I was definitely pulling for Ellison, but I also feel we need a big enough tent as a party to have a civil rights, LGBT rights, and immigration rights advocate in it too. Having Latino chair at a time of all the "build that wall" and "deportation force" and ice raid hatred that's going around is important too.

The GOP has gerrymandered and voter suppressioned their way into needing less votes across the state to get more seats. Democrats can't take things back with narrow majorities, and even with overwhelming majorities it would be a challenge. So we have to grow the party a lot. I'm glad Perez pushed for Ellison as Vice Chair.

I've never viewed this race as a rehash of the Bernie wing and Hillary wing of the party. If anything it struck me as closer to a Bernie wing and Obama wing kind of thing with it being Obama's Secretary of Labor who ended up getting the most votes. But even that I don't think really captures it.

There are other reasons around the edges that are worth exploring, but I think the single largest factor that explains what has been happening in national politics this decade is the 2010 racist backlash to Obama combined with the Koch brother money fueling heavy GOP wins in a low turnout midterm redistricting election year. And that in turn lead to gerrymandering and voter suppression efforts that have been taking a drastic toll on the party, with no easy way to get around. That has wiped out some of the most moderate and conservative Democrats all across the country.

That's not going to be easy to overcome no matter who is chair. I recall Democracy NC's analysis was that voter suppression affected up to 50k votes in a race that Tillis won for Senate by about 30k votes if I remember correctly. The Democratic Party in NC passed much more progressive policies including a pro-LGBT bill in 2009 when it had plenty more moderate Dems in it, because that meant a Chapel Hill liberal like Joe Hackney got to be in charge rather than Tillis/Berger/Moore. We need a tent big enough for Perez to be in it to have a chance who I think falls more on the liberal end of the scale. We have to be in the majority to put our most progressive people in charge and to pass policy. I want the party to believe in more progressive policy solutions, and to be able to implement that policy rather than it just being in a document somewhere.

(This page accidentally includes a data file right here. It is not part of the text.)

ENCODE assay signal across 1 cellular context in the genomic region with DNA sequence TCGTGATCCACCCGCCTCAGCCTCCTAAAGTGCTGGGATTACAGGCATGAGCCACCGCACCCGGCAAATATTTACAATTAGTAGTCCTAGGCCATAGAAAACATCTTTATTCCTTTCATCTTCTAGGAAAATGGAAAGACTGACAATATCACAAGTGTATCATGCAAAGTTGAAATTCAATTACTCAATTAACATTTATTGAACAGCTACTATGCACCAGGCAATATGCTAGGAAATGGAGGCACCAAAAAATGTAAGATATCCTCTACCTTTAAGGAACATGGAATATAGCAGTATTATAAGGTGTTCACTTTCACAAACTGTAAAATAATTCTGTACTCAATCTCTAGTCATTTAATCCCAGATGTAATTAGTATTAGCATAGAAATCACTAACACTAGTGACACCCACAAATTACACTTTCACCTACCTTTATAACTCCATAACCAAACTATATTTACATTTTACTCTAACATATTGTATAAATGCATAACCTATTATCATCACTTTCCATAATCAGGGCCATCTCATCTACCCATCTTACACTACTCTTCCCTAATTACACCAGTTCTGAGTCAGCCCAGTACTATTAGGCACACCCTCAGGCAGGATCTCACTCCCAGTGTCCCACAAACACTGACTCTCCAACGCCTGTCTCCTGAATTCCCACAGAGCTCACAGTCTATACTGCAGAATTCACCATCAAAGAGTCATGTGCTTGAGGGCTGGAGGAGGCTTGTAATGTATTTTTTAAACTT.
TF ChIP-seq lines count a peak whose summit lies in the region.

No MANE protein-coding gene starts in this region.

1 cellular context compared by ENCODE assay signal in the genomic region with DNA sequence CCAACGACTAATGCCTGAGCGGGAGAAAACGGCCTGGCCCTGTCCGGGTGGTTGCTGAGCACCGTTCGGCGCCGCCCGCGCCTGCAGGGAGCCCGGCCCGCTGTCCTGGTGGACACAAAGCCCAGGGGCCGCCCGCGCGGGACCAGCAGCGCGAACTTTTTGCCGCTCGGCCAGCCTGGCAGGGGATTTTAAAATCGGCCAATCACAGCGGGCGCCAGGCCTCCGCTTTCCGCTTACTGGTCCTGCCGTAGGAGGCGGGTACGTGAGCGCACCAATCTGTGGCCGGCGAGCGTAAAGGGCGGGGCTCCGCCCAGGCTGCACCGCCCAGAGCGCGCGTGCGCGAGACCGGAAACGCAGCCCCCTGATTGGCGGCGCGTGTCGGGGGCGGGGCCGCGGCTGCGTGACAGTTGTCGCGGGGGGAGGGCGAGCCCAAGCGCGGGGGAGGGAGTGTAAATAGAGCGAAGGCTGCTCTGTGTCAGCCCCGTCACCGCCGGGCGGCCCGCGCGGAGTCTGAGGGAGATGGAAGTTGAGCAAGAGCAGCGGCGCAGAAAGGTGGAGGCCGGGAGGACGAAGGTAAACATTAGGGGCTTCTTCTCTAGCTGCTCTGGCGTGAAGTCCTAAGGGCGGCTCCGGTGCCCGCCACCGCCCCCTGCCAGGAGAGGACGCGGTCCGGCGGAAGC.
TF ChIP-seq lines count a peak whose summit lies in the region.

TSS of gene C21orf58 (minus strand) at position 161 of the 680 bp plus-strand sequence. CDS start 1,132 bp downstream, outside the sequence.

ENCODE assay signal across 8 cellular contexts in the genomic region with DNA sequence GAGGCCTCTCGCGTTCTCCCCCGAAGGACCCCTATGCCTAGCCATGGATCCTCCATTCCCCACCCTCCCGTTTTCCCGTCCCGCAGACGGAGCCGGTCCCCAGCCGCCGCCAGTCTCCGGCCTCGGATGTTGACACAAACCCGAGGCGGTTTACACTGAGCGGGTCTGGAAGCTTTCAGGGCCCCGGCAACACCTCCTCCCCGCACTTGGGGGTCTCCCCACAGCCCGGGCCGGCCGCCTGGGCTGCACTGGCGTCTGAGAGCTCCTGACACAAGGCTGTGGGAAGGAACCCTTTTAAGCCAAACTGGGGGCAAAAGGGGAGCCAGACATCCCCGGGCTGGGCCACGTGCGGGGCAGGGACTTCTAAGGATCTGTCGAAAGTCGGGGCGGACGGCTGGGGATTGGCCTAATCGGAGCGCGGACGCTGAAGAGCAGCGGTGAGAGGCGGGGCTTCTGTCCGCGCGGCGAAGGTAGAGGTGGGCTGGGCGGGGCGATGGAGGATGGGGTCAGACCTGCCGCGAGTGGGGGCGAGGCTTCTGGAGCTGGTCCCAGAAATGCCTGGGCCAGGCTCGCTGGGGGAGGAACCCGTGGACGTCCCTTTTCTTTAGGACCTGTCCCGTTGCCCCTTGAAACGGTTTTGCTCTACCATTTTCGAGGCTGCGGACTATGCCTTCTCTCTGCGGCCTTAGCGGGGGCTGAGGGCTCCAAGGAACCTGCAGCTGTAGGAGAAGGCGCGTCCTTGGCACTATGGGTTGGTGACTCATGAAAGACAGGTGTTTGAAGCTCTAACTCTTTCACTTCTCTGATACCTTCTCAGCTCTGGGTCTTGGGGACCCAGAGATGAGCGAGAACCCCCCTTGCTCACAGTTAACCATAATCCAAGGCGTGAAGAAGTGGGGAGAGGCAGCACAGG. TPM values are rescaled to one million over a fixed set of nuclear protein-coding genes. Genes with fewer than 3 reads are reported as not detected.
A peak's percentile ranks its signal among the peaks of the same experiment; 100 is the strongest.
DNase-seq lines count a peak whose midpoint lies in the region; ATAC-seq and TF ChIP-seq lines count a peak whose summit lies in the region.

The most important steps I see moving forward are:

1) Build the bench at the local and state level

2) Try our hardest to win statewide elections like Governorships and Secretaries of State across the country since those races can't be gerrymandered as easily, and since those races often have effects on the makeup of Boards of Elections and election policies more generally.

3) Keep challenging gerrymandering legislatively & in the courts to try to crack that impossible barrier somewhere

4) Try to learn what we can and grow the party even bigger with an even bigger tent. We're playing in a stacked game, and we need overwhelming victories to end up with narrow majorities. Whereas the GOP only needs a small portion of the vote to win overwhelming majorities. We have to grow the party with a big tent attitude.

I really wanted Ellison to win, but I believe we can work with a Perez/Ellison team too. That's my view anyways. I think there a lot of different and important analyses of what's going on with the party out there right now, and we need to do our best to learn from all of them if we’re ever going to get the overwhelming wins we need to win slim majorities and advance policy.